The man who built New York, LEGO by LEGO
It was the late 1990s when the LEGO company obtained the rights to Star Wars. Jonathan Lopes was flipping through a copy of The New York Times when he saw an advertisement for the new X-Wing Fighter LEGO kit. He remembers making the trek from his Bronx home on the snowy Sunday to a Toys “R” Us in Yonkers to pick up the set, a move that reacclimated him with his favored childhood toy.
“I was like, ‘whoa, that’s kind of cool,” Lopes said of the X-Wing. “It’s LEGO — I liked LEGO as a kid, let me go and buy it and see what it’s like.”
Two decades later, Lopes is kicking off his first solo LEGO art exhibition at Downtown Brooklyn’s City Point. The show, comprised of about 30 New York structures like the Brooklyn and Manhattan bridges, City Hall and Grand Central Terminal, is accompanying the launch of his book, “New York City Brick by Brick.”
About half a million blocks went into the display, which in passing might look like a room filled with toy models — but up close, Lopes’s intricate attention to detail is shown in the flower pots hanging off brownstone windows and AC units cooling down a Brooklyn firehouse. Look closer, and the facades of old buildings appear weathered, an effect of different shades of gray blocks that LEGO has produced over the years.
“I don’t know that people ever really thought about it in this scale and in this level of detail,” the 49-year-old artist said. “A lot of people are just really stunned and blown away that this type of work can be done. I really strive for realism in my work.”
It wasn’t until LEGO started producing Star Wars and Harry Potter kits that they began releasing more earth-tone blocks, the shades Lopes needed to recreate the urban environment he saw every day.
His favorite piece, the gritty and rundown “Pool Hall,” hearkens back to the inspiration he tapped into from New York’s past.
“What I was doing then was building burnt-out buildings. I had studied New York City back in the ’60s, ’70s, ’80s and early ’90s, when areas of the South Bronx, northern Manhattan and the Lower East Side looked like a bomb hit them,” he said. “So that was the aesthetic I was trying to achieve, within LEGO, which is a shiny, happy, bright-colored children’s toy.”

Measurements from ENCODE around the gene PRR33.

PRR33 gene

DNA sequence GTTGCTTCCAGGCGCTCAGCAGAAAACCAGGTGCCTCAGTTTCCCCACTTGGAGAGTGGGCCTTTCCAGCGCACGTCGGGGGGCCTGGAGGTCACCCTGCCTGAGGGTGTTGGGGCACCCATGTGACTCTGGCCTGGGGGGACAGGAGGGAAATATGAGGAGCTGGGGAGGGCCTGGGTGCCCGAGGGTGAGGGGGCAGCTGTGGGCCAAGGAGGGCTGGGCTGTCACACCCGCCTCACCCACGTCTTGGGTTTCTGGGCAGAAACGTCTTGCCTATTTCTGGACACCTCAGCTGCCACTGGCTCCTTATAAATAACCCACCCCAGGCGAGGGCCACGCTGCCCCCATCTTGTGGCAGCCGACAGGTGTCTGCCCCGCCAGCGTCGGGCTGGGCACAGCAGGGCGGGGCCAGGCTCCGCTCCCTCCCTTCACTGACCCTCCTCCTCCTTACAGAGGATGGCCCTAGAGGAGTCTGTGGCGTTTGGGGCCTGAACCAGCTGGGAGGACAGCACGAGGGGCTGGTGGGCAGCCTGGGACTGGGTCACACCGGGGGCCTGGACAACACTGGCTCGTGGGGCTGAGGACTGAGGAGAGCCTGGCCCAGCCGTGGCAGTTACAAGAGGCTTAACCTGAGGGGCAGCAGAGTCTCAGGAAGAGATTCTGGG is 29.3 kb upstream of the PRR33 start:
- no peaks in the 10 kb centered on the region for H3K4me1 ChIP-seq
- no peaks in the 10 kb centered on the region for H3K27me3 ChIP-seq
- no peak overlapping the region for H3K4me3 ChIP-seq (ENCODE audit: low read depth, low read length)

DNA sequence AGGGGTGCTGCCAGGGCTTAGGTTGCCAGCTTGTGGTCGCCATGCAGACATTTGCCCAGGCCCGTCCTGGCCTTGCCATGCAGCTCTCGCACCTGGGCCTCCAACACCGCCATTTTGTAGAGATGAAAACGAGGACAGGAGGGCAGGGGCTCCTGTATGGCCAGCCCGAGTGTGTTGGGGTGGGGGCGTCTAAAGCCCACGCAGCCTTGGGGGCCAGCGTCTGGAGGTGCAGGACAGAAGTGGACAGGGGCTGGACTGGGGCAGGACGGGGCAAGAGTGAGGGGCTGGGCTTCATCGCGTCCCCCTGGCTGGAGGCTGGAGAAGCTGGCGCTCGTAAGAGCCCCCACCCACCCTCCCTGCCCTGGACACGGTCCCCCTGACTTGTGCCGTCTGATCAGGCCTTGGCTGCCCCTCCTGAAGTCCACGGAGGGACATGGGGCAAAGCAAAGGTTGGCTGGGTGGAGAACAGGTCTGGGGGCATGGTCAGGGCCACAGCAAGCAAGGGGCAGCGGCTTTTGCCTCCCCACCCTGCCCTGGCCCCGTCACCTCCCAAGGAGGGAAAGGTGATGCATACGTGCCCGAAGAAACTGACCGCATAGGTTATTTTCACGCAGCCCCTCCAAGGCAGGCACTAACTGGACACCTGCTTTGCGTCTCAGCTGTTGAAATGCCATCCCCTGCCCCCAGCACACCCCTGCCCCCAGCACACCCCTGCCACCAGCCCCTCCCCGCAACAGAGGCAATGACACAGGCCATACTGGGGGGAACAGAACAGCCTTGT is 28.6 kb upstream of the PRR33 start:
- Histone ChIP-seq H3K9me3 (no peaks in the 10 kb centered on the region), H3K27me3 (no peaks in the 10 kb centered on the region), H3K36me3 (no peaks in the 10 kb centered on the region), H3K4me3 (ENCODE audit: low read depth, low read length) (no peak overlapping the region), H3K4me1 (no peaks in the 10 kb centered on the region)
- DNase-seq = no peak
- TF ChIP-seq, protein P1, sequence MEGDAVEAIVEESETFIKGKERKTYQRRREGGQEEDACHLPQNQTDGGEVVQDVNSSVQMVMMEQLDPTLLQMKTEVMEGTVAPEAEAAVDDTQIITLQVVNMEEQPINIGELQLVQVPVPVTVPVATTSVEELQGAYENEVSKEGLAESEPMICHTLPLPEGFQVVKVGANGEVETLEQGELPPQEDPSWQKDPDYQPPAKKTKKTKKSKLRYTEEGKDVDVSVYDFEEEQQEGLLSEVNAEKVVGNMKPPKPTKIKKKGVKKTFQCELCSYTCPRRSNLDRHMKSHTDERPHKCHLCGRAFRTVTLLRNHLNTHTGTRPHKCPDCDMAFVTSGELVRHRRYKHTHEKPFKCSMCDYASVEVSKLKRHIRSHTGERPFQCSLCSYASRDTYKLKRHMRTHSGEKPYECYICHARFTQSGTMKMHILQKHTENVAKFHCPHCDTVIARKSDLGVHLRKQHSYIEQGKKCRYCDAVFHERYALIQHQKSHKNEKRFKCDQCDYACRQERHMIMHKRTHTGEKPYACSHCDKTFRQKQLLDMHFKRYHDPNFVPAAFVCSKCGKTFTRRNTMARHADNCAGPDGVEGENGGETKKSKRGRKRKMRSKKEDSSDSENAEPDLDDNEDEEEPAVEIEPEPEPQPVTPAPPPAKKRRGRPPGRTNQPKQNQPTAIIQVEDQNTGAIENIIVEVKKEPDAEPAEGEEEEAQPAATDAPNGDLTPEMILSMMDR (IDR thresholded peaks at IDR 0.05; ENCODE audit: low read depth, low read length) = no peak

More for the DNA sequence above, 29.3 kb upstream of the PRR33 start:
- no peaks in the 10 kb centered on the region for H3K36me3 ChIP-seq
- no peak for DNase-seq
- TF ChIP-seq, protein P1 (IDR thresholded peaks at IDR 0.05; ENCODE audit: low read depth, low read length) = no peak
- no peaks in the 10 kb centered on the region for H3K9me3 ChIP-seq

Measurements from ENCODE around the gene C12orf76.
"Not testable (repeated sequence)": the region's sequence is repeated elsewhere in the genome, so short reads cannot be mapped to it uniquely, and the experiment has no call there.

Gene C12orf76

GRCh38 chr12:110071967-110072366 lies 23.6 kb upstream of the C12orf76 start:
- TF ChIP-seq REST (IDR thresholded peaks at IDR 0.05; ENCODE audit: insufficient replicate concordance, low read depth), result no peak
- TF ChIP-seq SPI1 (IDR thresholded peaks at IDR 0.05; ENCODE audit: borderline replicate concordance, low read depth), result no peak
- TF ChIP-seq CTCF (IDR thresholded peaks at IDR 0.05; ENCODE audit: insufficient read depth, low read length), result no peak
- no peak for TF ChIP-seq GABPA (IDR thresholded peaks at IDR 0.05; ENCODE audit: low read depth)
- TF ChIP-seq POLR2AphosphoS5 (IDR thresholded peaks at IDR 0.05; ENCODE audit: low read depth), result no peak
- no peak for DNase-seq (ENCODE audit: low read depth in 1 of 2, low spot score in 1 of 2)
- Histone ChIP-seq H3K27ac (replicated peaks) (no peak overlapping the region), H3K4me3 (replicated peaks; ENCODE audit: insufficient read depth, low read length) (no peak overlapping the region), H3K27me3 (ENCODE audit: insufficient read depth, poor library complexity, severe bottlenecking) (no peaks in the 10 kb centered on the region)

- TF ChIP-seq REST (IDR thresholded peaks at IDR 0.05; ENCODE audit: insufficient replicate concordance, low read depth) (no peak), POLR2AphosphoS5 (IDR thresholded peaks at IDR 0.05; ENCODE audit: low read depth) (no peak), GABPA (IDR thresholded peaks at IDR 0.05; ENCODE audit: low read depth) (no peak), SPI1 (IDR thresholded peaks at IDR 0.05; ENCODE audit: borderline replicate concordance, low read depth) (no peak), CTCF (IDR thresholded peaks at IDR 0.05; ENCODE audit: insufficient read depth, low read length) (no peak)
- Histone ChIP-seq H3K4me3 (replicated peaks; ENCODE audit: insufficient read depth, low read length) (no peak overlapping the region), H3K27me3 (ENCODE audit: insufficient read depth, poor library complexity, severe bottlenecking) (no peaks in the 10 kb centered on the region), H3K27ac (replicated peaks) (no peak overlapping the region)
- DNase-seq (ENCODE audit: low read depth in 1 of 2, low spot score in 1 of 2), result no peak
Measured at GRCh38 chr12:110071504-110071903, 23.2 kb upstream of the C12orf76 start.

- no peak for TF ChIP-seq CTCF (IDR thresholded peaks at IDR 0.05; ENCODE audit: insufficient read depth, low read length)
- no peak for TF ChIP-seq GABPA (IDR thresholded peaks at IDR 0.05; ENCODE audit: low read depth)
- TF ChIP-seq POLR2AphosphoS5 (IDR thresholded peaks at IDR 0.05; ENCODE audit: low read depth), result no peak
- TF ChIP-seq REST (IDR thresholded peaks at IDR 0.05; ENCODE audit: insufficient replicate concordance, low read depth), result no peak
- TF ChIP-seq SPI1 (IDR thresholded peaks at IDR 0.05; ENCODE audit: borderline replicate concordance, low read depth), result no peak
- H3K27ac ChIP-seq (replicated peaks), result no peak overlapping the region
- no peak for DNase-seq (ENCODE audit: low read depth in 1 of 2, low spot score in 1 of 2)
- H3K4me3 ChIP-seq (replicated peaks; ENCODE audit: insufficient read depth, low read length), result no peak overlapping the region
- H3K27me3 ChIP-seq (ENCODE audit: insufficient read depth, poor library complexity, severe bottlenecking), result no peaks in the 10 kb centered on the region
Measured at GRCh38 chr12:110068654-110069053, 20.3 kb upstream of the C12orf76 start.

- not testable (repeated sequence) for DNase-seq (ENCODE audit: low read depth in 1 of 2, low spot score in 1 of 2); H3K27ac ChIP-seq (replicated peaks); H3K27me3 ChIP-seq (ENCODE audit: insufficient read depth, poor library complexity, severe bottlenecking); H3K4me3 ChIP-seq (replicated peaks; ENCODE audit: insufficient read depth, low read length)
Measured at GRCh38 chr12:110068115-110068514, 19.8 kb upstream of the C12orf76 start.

Lopes began transitioning the hobby into a paying gig after a friend pushed him to publicize his work. He rented a studio in Gowanus, forcing him to make commissions to pay the rent, in addition to his full-time work in book publishing.
“That really set the groundwork for where I am now. Now I travel the country, I do 15 shows with a LEGO convention called Brick Universe,” Lopes said.
The parts in all of his models are standard LEGO pieces, and he actively tries to avoid using new shapes, staying true to the ones he used as a kid when he and his brothers collected the bricks in cloth sacks.
Lopes grew up in the suburbs of Massachusetts and lives in San Diego now, but he lived in New York for 26 years. It’s the city where he brainstormed his design for the Woolworth Building commuting on the subway, and where he got one of his first breaks when a local dry cleaner displayed his over 3-foot-tall replica of the Williamsburgh Savings Bank Tower in their front window.
“I truly became myself in New York City … and really found my creative voice living here and being around the energy,” Lopes said. “It’s my heart and soul.”
The free exhibit takes place at the Prince Street Shops at City Point on May 11, 12, 17 and 18. Lopes will be signing books on opening day from 12 – 3 p.m.
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